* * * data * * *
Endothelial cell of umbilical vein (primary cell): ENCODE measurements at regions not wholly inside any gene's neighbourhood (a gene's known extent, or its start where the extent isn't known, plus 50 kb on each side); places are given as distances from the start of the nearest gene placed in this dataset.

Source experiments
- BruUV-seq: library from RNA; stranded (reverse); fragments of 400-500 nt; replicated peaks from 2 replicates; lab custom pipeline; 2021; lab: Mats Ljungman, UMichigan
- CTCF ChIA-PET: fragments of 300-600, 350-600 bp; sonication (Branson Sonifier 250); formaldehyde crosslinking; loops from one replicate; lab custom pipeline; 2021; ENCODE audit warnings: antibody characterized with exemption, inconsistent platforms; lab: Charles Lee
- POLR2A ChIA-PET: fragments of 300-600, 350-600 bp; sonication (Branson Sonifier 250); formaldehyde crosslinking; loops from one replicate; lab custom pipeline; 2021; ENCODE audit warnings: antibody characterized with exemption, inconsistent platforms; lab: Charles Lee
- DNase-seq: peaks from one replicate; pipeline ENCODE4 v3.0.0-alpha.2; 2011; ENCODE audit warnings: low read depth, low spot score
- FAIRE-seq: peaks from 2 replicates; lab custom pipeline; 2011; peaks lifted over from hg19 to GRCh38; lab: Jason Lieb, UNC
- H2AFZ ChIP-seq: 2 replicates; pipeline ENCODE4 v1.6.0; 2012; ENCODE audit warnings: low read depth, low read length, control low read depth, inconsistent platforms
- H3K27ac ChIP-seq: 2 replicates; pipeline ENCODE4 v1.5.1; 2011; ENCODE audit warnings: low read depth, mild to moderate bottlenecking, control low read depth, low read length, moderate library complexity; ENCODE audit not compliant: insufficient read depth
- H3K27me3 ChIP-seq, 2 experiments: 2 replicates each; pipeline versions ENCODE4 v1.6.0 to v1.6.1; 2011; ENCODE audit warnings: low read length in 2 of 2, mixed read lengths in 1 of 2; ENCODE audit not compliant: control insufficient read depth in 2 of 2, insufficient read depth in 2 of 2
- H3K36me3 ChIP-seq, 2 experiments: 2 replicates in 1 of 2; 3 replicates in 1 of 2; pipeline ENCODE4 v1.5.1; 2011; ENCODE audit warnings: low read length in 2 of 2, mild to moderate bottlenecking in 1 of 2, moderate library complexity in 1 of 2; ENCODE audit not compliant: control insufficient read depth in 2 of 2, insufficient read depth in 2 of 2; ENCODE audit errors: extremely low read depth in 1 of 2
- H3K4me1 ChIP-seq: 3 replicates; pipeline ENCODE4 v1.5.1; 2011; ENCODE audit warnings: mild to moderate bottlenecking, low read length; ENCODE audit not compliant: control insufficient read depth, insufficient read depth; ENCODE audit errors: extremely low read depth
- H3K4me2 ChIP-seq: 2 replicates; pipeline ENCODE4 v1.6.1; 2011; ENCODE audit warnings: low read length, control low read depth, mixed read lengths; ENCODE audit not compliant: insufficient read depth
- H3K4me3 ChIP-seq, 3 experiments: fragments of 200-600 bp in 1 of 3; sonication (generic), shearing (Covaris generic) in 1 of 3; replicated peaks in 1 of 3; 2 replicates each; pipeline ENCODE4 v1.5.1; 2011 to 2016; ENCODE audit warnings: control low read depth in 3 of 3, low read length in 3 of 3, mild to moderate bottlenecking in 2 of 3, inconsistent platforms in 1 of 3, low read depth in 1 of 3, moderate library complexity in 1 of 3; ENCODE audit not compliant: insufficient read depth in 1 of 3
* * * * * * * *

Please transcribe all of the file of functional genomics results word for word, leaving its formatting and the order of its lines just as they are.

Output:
Endothelial cell of umbilical vein (primary cell): ENCODE measurements at regions not wholly inside any gene's neighbourhood (a gene's known extent, or its start where the extent isn't known, plus 50 kb on each side); places are given as distances from the start of the nearest gene placed in this dataset.

Source experiments
- BruUV-seq: library from RNA; stranded (reverse); fragments of 400-500 nt; replicated peaks from 2 replicates; lab custom pipeline; 2021; lab: Mats Ljungman, UMichigan
- CTCF ChIA-PET: fragments of 300-600, 350-600 bp; sonication (Branson Sonifier 250); formaldehyde crosslinking; loops from one replicate; lab custom pipeline; 2021; ENCODE audit warnings: antibody characterized with exemption, inconsistent platforms; lab: Charles Lee
- POLR2A ChIA-PET: fragments of 300-600, 350-600 bp; sonication (Branson Sonifier 250); formaldehyde crosslinking; loops from one replicate; lab custom pipeline; 2021; ENCODE audit warnings: antibody characterized with exemption, inconsistent platforms; lab: Charles Lee
- DNase-seq: peaks from one replicate; pipeline ENCODE4 v3.0.0-alpha.2; 2011; ENCODE audit warnings: low read depth, low spot score
- FAIRE-seq: peaks from 2 replicates; lab custom pipeline; 2011; peaks lifted over from hg19 to GRCh38; lab: Jason Lieb, UNC
- H2AFZ ChIP-seq: 2 replicates; pipeline ENCODE4 v1.6.0; 2012; ENCODE audit warnings: low read depth, low read length, control low read depth, inconsistent platforms
- H3K27ac ChIP-seq: 2 replicates; pipeline ENCODE4 v1.5.1; 2011; ENCODE audit warnings: low read depth, mild to moderate bottlenecking, control low read depth, low read length, moderate library complexity; ENCODE audit not compliant: insufficient read depth
- H3K27me3 ChIP-seq, 2 experiments: 2 replicates each; pipeline versions ENCODE4 v1.6.0 to v1.6.1; 2011; ENCODE audit warnings: low read length in 2 of 2, mixed read lengths in 1 of 2; ENCODE audit not compliant: control insufficient read depth in 2 of 2, insufficient read depth in 2 of 2
- H3K36me3 ChIP-seq, 2 experiments: 2 replicates in 1 of 2; 3 replicates in 1 of 2; pipeline ENCODE4 v1.5.1; 2011; ENCODE audit warnings: low read length in 2 of 2, mild to moderate bottlenecking in 1 of 2, moderate library complexity in 1 of 2; ENCODE audit not compliant: control insufficient read depth in 2 of 2, insufficient read depth in 2 of 2; ENCODE audit errors: extremely low read depth in 1 of 2
- H3K4me1 ChIP-seq: 3 replicates; pipeline ENCODE4 v1.5.1; 2011; ENCODE audit warnings: mild to moderate bottlenecking, low read length; ENCODE audit not compliant: control insufficient read depth, insufficient read depth; ENCODE audit errors: extremely low read depth
- H3K4me2 ChIP-seq: 2 replicates; pipeline ENCODE4 v1.6.1; 2011; ENCODE audit warnings: low read length, control low read depth, mixed read lengths; ENCODE audit not compliant: insufficient read depth
- H3K4me3 ChIP-seq, 3 experiments: fragments of 200-600 bp in 1 of 3; sonication (generic), shearing (Covaris generic) in 1 of 3; replicated peaks in 1 of 3; 2 replicates each; pipeline ENCODE4 v1.5.1; 2011 to 2016; ENCODE audit warnings: control low read depth in 3 of 3, low read length in 3 of 3, mild to moderate bottlenecking in 2 of 3, inconsistent platforms in 1 of 3, low read depth in 1 of 3, moderate library complexity in 1 of 3; ENCODE audit not compliant: insufficient read depth in 1 of 3